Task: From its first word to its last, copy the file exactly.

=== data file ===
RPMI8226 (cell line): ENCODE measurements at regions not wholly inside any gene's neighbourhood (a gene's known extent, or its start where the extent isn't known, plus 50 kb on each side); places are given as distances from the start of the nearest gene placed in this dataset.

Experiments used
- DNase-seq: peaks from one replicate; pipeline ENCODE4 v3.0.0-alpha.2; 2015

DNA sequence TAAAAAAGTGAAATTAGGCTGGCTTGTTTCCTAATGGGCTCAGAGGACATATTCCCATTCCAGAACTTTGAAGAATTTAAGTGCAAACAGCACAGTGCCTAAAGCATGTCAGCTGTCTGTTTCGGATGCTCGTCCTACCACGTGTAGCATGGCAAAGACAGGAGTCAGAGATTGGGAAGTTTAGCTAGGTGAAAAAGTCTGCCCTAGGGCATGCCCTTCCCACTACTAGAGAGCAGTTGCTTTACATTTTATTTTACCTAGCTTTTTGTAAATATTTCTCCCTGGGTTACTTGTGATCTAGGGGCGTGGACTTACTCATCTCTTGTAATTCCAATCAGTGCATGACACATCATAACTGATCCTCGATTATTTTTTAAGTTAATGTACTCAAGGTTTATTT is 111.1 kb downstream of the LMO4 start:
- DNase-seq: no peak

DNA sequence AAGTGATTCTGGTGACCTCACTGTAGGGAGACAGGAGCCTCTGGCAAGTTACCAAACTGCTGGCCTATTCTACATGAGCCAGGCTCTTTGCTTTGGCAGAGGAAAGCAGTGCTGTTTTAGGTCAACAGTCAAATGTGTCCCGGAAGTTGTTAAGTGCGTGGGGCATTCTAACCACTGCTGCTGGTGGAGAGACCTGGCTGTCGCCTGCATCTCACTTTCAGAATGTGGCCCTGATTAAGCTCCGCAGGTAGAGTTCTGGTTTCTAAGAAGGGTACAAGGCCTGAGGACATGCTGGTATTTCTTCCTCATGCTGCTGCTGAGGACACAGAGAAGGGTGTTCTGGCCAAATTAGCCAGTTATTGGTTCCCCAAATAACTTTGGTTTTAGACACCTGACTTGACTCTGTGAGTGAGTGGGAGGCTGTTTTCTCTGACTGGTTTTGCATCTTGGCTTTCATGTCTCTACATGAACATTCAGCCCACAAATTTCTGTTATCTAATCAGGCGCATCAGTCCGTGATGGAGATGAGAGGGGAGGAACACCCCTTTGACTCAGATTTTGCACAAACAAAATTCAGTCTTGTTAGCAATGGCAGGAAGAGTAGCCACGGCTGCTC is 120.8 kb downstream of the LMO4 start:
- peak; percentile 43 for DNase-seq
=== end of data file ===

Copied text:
RPMI8226 (cell line): ENCODE measurements at regions not wholly inside any gene's neighbourhood (a gene's known extent, or its start where the extent isn't known, plus 50 kb on each side); places are given as distances from the start of the nearest gene placed in this dataset.

Experiments used
- DNase-seq: peaks from one replicate; pipeline ENCODE4 v3.0.0-alpha.2; 2015

DNA sequence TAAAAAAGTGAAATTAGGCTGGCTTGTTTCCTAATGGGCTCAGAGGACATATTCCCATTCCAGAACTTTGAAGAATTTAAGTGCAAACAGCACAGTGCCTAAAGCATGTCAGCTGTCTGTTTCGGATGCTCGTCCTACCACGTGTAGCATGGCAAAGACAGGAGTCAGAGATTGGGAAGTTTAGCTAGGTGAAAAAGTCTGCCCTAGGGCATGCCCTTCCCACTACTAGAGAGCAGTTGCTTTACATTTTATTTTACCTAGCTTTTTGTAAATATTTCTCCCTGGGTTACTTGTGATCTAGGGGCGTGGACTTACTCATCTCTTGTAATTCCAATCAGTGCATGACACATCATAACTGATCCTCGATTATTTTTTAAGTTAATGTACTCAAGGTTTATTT is 111.1 kb downstream of the LMO4 start:
- DNase-seq: no peak

DNA sequence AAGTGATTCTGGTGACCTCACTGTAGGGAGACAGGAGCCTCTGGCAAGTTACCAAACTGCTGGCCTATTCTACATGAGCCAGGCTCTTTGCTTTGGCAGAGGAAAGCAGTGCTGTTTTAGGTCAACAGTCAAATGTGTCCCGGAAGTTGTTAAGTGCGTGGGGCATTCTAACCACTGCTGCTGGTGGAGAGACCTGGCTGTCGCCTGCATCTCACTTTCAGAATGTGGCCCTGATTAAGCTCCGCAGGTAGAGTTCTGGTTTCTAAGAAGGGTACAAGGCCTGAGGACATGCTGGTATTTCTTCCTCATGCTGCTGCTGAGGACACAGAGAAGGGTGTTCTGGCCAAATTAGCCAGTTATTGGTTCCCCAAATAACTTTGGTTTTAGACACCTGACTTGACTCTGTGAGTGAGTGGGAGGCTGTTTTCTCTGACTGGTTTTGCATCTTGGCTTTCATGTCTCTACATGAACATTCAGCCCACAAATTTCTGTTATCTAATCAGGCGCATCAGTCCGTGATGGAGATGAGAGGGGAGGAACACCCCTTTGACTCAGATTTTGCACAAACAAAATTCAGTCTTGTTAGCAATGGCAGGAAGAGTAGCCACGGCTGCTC is 120.8 kb downstream of the LMO4 start:
- peak; percentile 43 for DNase-seq